COWES Amateur Operatic and Dramatic Society (CAODS) presented an unusual play in an unusual venue last week.
The play was Bonaventure by Charlotte Hastings, and the venue was St Mary’s Church, Cowes. The director was Jane MacLean.
The play is set in a nursing convent in the fen country, where the nuns and nurses provide shelter for people stranded by a flood.
Among them are a pair of prison officers escorting a prisoner on her way to be hanged for murder in Norwich.
The prisoner, Sarat Carn, is an artist who has been convicted of poisoning her brother. Sarat, played by Carole French, is bewildered, tormented and aloof. The audience is kept guessing whether she is guilty or not.
However, Sister Bonaventure, played by Maggi Pearman-Taylor, is convinced Sarat is innocent and becomes determined to unravel the mystery, against the wishes of the stern Mother Superior (Dinah Bowman).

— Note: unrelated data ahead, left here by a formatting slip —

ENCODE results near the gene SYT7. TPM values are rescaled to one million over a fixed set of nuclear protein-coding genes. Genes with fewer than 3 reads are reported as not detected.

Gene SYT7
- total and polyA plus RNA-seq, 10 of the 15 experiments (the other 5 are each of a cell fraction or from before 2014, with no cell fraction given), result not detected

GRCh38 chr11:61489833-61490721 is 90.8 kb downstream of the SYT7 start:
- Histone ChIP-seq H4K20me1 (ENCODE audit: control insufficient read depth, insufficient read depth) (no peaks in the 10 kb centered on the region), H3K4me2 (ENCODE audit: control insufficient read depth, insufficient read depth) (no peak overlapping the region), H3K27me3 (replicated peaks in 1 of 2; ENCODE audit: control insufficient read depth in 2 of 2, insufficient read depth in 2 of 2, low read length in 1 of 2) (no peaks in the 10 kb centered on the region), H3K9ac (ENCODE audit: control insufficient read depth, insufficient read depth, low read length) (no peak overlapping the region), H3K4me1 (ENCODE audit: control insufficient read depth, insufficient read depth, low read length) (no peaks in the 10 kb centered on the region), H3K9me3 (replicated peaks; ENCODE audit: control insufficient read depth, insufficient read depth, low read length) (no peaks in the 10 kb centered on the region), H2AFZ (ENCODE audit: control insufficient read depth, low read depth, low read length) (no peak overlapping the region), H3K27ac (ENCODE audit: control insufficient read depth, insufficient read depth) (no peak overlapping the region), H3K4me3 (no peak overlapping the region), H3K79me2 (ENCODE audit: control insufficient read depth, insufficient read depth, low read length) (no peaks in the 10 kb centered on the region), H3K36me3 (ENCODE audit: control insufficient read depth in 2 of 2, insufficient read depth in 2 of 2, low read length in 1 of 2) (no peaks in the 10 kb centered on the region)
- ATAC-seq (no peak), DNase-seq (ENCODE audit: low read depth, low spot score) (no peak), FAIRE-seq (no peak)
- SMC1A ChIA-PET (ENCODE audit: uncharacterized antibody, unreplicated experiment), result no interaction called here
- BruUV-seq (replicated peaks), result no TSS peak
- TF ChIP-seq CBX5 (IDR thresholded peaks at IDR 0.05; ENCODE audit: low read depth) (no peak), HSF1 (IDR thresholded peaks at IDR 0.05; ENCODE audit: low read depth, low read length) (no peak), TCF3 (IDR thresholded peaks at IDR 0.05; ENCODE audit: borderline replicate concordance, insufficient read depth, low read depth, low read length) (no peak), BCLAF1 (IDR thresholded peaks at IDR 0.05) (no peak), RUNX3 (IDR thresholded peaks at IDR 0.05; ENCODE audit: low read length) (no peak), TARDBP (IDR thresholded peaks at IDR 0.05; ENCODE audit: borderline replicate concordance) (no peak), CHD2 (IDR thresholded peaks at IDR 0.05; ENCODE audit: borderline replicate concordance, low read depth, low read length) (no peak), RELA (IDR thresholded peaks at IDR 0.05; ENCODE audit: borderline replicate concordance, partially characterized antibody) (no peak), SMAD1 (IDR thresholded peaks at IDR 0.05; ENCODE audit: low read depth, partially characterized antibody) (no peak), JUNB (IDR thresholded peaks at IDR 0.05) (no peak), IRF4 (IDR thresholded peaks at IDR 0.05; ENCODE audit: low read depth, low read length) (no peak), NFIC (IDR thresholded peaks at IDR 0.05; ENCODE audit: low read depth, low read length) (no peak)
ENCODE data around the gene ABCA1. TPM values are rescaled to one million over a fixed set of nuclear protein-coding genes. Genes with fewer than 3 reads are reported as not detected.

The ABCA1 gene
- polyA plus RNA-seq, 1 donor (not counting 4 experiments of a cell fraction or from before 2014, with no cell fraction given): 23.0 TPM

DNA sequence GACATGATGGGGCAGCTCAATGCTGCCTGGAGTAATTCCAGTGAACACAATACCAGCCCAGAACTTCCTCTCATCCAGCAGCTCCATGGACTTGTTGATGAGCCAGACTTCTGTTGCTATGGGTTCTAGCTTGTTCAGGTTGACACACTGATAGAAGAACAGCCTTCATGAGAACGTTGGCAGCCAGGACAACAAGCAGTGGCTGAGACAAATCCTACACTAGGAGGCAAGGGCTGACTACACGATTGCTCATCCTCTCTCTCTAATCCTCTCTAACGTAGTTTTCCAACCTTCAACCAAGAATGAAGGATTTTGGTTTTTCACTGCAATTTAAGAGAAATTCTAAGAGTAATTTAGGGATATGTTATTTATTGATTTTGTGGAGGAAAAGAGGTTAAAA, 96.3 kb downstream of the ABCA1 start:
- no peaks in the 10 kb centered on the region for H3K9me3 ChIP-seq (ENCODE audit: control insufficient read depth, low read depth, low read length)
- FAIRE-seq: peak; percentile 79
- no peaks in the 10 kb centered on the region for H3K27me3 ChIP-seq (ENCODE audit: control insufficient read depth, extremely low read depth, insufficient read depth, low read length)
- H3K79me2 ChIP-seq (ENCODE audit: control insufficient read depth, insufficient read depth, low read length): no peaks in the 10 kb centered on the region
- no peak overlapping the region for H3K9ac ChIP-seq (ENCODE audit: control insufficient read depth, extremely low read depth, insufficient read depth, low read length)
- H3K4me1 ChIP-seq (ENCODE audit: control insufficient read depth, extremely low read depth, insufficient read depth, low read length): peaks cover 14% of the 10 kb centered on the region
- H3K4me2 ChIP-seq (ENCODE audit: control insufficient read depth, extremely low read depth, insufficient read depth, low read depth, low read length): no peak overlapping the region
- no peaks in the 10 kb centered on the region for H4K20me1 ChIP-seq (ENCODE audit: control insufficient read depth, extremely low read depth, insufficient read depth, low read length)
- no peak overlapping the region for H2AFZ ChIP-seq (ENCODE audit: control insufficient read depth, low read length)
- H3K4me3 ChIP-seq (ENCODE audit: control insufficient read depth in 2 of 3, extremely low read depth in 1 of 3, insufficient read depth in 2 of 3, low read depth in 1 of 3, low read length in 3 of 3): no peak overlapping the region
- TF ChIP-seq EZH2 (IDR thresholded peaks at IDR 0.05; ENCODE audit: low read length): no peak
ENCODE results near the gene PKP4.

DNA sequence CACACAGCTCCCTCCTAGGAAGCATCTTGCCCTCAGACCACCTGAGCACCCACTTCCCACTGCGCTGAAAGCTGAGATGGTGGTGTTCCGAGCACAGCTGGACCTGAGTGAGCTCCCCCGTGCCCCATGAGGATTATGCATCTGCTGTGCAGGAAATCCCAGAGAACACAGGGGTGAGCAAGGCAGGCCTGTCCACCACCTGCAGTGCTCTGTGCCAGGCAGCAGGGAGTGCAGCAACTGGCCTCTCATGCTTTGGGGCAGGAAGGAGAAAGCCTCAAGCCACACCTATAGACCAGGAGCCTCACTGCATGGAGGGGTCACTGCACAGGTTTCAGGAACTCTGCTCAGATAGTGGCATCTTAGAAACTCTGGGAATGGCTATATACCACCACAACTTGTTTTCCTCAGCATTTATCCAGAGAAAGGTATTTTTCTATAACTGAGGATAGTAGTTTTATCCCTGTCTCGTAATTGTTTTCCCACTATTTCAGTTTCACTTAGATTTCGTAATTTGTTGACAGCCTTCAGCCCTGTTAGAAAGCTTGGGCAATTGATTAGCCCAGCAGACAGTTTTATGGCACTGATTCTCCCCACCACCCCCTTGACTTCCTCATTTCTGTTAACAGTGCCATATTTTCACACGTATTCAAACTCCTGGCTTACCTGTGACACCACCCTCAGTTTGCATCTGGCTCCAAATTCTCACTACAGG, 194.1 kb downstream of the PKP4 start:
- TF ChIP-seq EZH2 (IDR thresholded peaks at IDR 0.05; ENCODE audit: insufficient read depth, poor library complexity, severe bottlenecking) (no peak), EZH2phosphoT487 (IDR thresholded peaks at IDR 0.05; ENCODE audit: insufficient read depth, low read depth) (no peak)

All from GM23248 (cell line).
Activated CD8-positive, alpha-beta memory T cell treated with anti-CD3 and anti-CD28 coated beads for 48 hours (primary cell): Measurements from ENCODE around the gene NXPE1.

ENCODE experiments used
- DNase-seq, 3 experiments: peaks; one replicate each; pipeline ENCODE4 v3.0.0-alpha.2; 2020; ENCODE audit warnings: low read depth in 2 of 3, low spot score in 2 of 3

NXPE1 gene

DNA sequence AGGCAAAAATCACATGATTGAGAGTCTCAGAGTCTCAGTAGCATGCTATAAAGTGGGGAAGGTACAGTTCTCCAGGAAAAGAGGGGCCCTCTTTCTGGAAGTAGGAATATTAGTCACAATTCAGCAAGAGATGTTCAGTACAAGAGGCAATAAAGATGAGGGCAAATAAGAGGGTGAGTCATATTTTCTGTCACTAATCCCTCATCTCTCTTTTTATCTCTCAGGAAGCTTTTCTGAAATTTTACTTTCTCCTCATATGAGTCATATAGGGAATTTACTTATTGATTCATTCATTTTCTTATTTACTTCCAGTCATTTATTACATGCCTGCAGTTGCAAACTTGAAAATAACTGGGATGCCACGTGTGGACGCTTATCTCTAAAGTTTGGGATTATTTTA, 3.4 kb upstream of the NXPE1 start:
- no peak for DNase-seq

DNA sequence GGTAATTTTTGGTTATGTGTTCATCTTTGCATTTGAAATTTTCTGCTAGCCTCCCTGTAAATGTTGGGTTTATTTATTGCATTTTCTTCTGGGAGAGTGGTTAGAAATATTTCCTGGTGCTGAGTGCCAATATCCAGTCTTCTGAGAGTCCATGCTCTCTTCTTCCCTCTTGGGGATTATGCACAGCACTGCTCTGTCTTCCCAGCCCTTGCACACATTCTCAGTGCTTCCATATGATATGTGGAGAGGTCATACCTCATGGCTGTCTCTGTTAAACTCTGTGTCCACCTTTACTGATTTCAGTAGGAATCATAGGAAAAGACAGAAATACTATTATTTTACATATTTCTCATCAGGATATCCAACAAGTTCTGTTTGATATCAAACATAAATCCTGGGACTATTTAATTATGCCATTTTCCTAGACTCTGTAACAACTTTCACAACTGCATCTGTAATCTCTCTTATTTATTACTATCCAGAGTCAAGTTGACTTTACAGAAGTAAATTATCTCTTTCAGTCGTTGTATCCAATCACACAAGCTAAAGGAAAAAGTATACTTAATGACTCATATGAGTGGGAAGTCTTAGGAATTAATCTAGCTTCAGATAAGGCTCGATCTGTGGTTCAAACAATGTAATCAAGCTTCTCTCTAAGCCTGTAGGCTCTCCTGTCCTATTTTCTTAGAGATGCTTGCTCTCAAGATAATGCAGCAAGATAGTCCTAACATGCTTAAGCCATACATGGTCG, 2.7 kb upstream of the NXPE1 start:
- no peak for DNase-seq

The story unfolds rather slowly during the first four scenes, before suddenly gaining pace in the last few minutes.
Sister Bonaventure eventually discovers a connection between the suave Dr Jeffreys (John English), who had posed as Sarat’s friend, and a woman whose death had been caused by Sarat’s brother. As the police arrive, the real murderer confesses.
The play was first performed in the West End in 1949 and became a film, Thunder On The Hill, in 1951.
Nearly 60 years later, the CAODS cast were enthusiastic and well-rehearsed, apart from one or two fluffed lines.
However, I didn’t feel the play had aged well, as pace and suspense were lacking. Also disappointing was the fact members of the audience seated further back in the church had some problems seeing and hearing at times.